Action is needed to halt the decline in footfall hitting the Borders’ high streets, according to a report to be discussed by councillors next week.
Footfall in Scottish Borders town centres has fallen dramatically over the last decade, and that has led to an increase in empty shop units.
A report set to go before Scottish Borders Council’s planning and building standards committee on Monday, July 16, outlines the challenges facing our town centres.
In Hawick, footfall has more than halved since 2007, and Selkirk and Duns have seen footfall reductions of 25% or more over that period.
Melrose, Jedburgh, Galashiels and Peebles have all seen reductions of between 14 and 18%, but Kelso has managed to return its footfall numbers to 2007 levels following a slump in the interim.
Empty shop fronts are an increasingly common sight across the UK, and the Borders is no different. Galashiels has been especially hard hit, with its proportion of vacant retail units now standing at 15% representing a total of 37 empty stores.
Hawick and Selkirk lag not far behind, with 14% apiece of their shops lying empty, and 13% of Jedburgh’s shops are also going spare.
Peebles, Kelso, Duns, Melrose and Eyemouth have all kept their proportion of empty shops in their town centres at 8% or below, though.
The purpose of the town centre core activity area pilot study is to suggest updating the council’s planning policy in a bid to save the region’s high streets.
In it, lead planning officer Charles Johnston says: “Retailing patterns continue to fluctuate, and the role of town centres is changing for example, the increase of online shopping and competition from larger national retailers.
“The impacts of the current challenging economic climate are being felt across the country, and these trends are not unique to the Scottish Borders.
“Planning policy must adapt to these changing circumstances.
“In recent years, the council has amended its town centre policy in its local development plan to adapt to such changes, and whilst these changes have helped, it is acknowledged that a further review of relevant planning policy could be tested via this pilot study.
“There are specific immediate concerns regarding Hawick and Galashiels, where reduced footfall and vacancy rates have had a detrimental impact on how these town centres have performed.
“This is of particular concern as Hawick and Galashiels are the two largest towns within the Borders and have a strategic economic and social significance for the region.”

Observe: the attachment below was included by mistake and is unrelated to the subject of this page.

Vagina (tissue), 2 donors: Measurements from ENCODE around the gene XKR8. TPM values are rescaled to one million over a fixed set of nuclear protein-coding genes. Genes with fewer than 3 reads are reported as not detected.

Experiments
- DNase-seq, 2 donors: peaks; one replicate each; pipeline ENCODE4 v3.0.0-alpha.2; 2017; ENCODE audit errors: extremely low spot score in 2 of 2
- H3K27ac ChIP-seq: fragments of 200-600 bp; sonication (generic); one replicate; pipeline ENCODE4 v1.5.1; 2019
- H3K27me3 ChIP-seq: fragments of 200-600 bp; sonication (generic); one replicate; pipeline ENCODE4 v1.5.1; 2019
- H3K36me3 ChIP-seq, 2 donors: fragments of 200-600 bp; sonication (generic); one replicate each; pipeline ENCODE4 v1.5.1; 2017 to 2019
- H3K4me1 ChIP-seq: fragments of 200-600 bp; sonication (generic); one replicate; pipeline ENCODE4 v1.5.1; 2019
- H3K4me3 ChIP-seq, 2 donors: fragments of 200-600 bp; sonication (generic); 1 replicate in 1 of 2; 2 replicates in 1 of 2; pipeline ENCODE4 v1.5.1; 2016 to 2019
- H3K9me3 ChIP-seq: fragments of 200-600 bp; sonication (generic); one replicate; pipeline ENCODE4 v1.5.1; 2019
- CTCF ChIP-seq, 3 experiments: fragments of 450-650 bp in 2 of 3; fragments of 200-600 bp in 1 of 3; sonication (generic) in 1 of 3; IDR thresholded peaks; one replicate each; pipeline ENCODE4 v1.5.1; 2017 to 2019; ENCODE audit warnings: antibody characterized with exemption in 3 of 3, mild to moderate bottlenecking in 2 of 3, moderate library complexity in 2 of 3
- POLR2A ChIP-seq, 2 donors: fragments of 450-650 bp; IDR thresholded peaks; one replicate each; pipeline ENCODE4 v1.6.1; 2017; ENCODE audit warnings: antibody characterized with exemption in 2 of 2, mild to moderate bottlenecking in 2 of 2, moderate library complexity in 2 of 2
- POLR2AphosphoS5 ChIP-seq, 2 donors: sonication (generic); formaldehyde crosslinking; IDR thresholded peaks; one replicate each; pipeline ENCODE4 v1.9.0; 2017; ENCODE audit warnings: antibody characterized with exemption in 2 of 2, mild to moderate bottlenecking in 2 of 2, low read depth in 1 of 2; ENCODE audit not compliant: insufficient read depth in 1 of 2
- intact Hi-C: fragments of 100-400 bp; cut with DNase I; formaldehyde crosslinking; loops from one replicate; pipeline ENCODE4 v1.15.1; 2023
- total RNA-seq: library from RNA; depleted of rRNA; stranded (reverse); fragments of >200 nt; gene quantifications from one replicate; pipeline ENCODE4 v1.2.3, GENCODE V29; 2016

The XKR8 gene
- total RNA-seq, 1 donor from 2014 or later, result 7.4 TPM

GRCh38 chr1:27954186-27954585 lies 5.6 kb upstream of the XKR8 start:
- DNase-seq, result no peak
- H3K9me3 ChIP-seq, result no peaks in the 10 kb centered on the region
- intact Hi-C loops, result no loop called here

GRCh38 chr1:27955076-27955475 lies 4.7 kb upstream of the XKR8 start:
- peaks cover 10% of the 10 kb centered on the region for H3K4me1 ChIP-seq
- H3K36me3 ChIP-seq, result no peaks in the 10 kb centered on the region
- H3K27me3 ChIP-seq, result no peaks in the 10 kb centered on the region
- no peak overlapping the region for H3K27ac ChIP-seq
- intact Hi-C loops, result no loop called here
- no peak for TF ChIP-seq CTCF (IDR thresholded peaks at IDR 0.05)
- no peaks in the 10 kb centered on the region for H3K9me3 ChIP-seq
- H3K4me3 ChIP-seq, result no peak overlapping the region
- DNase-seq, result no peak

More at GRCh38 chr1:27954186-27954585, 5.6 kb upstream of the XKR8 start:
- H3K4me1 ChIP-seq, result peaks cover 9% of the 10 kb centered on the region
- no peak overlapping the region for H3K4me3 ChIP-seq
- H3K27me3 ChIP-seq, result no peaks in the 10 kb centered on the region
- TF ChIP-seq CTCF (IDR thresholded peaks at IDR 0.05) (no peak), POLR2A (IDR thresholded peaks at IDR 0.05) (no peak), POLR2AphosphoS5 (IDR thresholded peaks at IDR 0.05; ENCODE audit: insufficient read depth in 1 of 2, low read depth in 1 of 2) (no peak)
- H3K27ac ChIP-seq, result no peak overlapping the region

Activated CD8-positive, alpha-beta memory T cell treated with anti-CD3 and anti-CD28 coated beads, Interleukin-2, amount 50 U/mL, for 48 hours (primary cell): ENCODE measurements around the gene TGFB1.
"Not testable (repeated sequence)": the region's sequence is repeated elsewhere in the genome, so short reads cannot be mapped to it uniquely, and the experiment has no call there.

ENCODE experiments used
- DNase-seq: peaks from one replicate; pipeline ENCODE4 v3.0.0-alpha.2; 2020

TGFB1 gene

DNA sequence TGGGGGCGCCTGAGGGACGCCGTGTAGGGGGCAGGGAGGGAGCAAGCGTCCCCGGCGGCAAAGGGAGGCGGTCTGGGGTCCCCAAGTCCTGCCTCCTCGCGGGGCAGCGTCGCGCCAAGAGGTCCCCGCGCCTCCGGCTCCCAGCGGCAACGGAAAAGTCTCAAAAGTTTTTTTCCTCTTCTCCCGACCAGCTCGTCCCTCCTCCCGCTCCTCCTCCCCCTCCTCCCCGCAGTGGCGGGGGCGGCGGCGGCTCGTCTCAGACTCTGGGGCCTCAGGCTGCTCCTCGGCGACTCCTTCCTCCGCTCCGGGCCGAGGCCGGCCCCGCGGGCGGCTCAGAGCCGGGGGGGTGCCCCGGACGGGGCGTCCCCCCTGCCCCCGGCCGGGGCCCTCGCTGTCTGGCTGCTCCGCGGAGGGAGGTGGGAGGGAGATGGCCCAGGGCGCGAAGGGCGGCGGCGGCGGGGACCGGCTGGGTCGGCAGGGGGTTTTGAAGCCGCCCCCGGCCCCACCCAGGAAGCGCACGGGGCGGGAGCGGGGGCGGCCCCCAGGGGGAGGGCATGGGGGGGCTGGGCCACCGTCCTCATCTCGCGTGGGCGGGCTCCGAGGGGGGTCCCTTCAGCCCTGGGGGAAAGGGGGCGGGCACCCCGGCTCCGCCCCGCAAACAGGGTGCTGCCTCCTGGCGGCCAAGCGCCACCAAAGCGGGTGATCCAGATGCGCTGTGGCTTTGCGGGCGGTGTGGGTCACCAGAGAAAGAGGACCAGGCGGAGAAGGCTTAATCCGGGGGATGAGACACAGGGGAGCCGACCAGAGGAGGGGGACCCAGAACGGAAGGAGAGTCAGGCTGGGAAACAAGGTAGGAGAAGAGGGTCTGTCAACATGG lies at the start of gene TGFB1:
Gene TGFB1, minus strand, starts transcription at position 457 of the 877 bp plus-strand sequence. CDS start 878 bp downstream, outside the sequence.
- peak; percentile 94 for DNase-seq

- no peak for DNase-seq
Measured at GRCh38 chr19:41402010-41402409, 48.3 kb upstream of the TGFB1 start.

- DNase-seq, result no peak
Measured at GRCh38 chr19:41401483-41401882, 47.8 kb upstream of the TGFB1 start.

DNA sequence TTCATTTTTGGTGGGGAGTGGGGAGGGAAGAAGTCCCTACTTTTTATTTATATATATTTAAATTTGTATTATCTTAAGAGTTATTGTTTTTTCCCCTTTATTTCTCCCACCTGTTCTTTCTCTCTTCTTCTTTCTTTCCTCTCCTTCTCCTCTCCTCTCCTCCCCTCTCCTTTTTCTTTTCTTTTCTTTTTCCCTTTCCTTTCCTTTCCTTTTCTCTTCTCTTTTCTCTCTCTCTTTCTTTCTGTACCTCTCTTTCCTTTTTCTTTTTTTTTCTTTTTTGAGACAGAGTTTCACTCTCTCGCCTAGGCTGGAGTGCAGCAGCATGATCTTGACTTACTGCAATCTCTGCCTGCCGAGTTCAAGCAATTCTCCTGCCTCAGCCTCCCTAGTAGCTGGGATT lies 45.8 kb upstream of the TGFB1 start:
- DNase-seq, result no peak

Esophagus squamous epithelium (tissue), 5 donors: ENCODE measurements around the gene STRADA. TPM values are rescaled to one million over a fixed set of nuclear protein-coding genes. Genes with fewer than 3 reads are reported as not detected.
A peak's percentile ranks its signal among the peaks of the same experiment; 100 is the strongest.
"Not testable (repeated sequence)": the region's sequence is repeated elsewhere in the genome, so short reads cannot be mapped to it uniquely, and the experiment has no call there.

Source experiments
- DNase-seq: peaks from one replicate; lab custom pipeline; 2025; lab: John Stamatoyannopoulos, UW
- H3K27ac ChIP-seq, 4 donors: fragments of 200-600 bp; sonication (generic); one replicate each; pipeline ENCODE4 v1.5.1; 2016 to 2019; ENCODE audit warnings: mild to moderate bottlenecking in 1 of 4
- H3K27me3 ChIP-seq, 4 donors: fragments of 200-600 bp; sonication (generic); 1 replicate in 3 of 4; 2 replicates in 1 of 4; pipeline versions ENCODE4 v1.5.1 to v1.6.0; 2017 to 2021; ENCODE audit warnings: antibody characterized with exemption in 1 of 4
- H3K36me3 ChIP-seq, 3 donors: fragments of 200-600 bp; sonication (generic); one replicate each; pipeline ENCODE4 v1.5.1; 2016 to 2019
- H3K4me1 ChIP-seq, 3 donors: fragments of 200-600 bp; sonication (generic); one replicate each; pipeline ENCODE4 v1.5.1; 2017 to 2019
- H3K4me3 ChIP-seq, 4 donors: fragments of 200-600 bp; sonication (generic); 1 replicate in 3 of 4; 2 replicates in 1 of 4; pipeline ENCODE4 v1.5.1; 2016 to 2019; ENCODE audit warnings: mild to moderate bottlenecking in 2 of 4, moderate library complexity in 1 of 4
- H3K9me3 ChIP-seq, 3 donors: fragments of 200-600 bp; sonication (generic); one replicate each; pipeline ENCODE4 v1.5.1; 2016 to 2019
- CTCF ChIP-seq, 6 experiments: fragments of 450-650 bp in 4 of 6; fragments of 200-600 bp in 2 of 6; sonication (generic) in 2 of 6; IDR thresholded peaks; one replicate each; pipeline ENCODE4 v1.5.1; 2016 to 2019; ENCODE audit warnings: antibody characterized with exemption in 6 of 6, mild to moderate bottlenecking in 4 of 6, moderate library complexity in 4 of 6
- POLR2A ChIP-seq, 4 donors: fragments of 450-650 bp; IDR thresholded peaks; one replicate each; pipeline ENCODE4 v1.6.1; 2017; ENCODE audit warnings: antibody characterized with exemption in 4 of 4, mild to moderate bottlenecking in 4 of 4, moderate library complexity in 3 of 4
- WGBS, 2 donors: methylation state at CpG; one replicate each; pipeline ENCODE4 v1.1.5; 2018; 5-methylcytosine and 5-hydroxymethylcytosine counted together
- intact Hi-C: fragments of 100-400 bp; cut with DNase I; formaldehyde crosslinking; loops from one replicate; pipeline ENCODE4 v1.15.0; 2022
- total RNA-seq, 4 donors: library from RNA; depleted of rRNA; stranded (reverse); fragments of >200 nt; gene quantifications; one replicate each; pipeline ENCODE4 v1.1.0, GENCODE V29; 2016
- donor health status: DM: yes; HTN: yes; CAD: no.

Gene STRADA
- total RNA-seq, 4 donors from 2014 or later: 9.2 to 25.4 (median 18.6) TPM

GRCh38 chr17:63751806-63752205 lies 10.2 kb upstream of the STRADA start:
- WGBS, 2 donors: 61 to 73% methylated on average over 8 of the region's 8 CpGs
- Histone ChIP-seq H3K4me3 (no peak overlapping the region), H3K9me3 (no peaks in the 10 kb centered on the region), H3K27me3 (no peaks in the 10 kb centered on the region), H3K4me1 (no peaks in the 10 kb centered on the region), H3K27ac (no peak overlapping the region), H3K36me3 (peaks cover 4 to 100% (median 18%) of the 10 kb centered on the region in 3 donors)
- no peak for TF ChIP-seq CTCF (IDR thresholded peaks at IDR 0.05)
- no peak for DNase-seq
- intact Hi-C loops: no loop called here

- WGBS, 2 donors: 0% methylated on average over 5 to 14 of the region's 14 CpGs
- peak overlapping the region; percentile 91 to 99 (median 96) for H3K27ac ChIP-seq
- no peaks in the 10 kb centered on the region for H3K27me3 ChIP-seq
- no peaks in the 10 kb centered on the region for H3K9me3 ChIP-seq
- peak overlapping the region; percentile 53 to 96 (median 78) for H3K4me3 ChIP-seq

The report recommends the council tries out pilot schemes in Hawick and Galashiels, either scrapping or altering their core activity area status marking out the boundaries of their commercial centres to allow a greater range of activity to take place within them.
Planning permission is usually only granted in such town centres if proposals are for business use in keeping with the surroundings of the sites in question, but abolishing core activity area status would allow non-commercial enterprises to occupy empty high street properties.
In Hawick, the report says, a radical approach is needed, so it recommends councillors to vote to abolish the core activity centre there altogether.
“Reducing the core area completely would, in essence, allow a greater number of other uses within the town centre,” it says.
“Whilst there is the threat that complete removal of the core activity area may cause longer-term footfall issues, it is considered that some significant action is required in Hawick.
“To implement this as a test case via a pilot scheme would seem an appropriate course of action in the circumstances.”
In Galashiels, it is recommended that core activity area is retained but that the scope of activity allowed be expanded to include professional service businesses, non-profitable institutions and leisure activities.
The outcomes of those proposed pilot schemes in Hawick and Galashiels, if approved, would then be used to draw up similar proposals for other towns.
In Hawick, 37 of 258 town centre units are currently empty, and the figure for Galashiels is also 37, out of 243. In Kelso, though, only 10 out of 166 units are unused, a vacancy rate of 6%.
Footfall in Hawick is down 52% over the decade to last year, and it was down 28% in Selkirk, 25% in Duns, 18% in Peebles, 17% in Galashiels, 16% in Jedburgh and 14% in Melrose, with only Kelso bucking that downward trend by holding steady and seeing no fall at all.